Service Charge Roundup 2021

As the year comes to an end it is important to consider some of the key service charge cases that have been before the Courts in 2021. 

In the case of Gell v 32 St John’s Road (Eastbourne) Management Company Ltd (2021) EWCA Civ 789, a money claim was issued by the Claimant for unpaid estimated works charges said to be payable by the Defendant under his lease of a flat. The Claimant claimed for £69,000 plus interest. The Defendant had put in a defence and counterclaim (which in any event were struck out by the Court) but importantly did not raise two key issues: 

  1. The reasonableness of the amount of the charge 
  1. Consent the Section 20 consultation procedure

The Defendant attempted to raise both issues at assessment of the damages. The Court of Appeal held that if reasonableness is not pleaded then it cannot be considered by the Court. This is important precedent for defending any challenge to service charge recovery. 

The Upper Tribunal considered the key question of validity of demands for payment in H Stain Ltd v Richmond (2021) UKUT 66 (LC). The lease clause on advance service charges required: 

“Not less than one month’s notice of such advance payment or contribution is given to the Tenant.” 

The Tribunal considered that a demand that stated “payment within 30 days of date of demand” and that could at the very best have given 29 days’ notice in August 2015 did not mean the demand was payable as it had not been validly demanded. This case is an important reminder that it is vitally important to consider the detail when making a demand for it to be valid and it must comply with what it says in the lease.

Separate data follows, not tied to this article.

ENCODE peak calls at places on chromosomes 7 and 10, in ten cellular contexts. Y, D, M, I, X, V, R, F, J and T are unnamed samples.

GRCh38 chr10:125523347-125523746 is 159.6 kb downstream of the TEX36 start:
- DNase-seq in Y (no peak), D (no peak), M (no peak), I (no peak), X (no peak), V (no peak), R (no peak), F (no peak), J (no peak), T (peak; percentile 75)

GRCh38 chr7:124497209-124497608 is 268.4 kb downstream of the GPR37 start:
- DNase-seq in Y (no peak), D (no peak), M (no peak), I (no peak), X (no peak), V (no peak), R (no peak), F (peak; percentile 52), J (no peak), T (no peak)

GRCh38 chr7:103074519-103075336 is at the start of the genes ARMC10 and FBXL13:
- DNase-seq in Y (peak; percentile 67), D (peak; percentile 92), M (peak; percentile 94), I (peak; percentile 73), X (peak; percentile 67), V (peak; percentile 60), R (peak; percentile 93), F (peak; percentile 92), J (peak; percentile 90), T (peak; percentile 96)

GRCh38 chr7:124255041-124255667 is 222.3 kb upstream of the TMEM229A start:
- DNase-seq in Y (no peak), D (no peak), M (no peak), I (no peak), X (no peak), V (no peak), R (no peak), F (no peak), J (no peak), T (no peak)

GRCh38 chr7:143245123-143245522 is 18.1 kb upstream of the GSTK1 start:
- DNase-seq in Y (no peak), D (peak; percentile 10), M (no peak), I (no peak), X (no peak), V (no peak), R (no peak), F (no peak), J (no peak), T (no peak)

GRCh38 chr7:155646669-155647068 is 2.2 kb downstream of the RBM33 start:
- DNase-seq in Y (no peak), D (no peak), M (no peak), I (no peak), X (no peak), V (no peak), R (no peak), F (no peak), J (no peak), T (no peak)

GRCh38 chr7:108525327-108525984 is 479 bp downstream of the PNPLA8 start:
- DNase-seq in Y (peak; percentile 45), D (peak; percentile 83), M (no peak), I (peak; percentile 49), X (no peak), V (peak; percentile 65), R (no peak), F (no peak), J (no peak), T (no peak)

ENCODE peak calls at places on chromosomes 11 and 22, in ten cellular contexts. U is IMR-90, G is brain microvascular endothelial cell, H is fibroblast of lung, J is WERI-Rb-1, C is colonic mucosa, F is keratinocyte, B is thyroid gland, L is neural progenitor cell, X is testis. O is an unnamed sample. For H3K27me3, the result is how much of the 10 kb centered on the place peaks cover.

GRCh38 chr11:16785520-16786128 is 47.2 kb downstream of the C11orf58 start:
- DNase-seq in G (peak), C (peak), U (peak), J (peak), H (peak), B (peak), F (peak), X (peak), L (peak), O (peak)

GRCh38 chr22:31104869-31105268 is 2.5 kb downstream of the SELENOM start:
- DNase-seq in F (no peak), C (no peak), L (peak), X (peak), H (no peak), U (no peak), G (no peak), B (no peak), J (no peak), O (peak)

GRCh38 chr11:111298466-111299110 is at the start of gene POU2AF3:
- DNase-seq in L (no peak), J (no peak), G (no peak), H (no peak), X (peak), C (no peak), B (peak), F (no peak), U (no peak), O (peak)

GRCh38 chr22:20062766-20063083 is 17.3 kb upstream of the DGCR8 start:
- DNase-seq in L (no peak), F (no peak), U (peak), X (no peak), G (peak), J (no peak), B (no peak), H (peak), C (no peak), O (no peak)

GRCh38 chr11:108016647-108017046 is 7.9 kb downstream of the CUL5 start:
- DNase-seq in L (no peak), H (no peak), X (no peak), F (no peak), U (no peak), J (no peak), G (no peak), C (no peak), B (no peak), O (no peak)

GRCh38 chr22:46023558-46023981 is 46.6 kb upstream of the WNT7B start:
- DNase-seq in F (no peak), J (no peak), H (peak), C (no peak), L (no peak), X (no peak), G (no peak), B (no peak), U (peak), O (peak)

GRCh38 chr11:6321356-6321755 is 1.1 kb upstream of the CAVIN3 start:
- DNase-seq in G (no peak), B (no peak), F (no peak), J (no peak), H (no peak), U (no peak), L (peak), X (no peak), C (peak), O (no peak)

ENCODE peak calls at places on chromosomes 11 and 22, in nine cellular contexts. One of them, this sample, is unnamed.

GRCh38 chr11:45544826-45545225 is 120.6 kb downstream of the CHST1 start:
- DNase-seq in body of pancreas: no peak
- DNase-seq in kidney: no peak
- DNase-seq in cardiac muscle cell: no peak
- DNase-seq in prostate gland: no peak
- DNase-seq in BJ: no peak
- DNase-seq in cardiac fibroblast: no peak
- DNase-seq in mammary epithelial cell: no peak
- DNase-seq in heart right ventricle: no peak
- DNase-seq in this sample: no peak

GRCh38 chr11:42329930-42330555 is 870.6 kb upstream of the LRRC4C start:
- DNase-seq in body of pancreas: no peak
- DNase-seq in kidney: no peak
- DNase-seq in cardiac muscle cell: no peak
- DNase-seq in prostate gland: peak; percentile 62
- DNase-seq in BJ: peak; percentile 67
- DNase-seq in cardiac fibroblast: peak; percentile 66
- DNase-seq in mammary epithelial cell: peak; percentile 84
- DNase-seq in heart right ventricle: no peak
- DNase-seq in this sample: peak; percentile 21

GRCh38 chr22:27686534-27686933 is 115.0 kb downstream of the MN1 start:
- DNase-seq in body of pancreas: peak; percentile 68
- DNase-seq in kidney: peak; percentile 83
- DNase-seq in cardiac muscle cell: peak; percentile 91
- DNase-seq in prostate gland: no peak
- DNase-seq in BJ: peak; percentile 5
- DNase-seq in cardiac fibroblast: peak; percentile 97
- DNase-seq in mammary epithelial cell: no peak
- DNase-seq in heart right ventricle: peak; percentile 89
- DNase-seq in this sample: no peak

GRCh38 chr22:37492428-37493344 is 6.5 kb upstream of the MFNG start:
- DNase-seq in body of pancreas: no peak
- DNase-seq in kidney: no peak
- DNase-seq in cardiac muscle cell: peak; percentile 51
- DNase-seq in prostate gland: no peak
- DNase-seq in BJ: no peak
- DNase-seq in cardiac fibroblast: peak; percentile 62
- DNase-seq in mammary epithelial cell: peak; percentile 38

Finally, the Court of Appeal reasserted the position that conditions can be applied upon landlords in applications when granting dispensation from Section 20 consultation requirements in the case of Aster Communities v Kerry Chapman & Ors (2021) EWCA Civ 660. This appeal concerned asphalt works to balconies on a block which had not been part of a Section 20 consultation on other works being carried out at the same time. The landlord had been granted dispensation, but conditions were applied in relation to: 

  1. The landlord paying the reasonable costs of an expert nominated by the lessees to consider and advise them on the necessity of replacing all the balcony asphalt at the main blocks. 
  1. The landlord paying the respondent’s reasonable costs of the application, to be summarily assessed if not agreed. 
  1. The costs of the application should not be recoverable by the landlord from the lessees through the service charge.

The Court of Appeal held that conditions could be imposed by the Tribunal even if they did not alleviate potential prejudice as part of the price of the indulgence which the landlord was seeking. The Tribunal has the power to grant dispensation on such terms as it thinks fit, provided, that any such terms are appropriate in their nature and their effect. 

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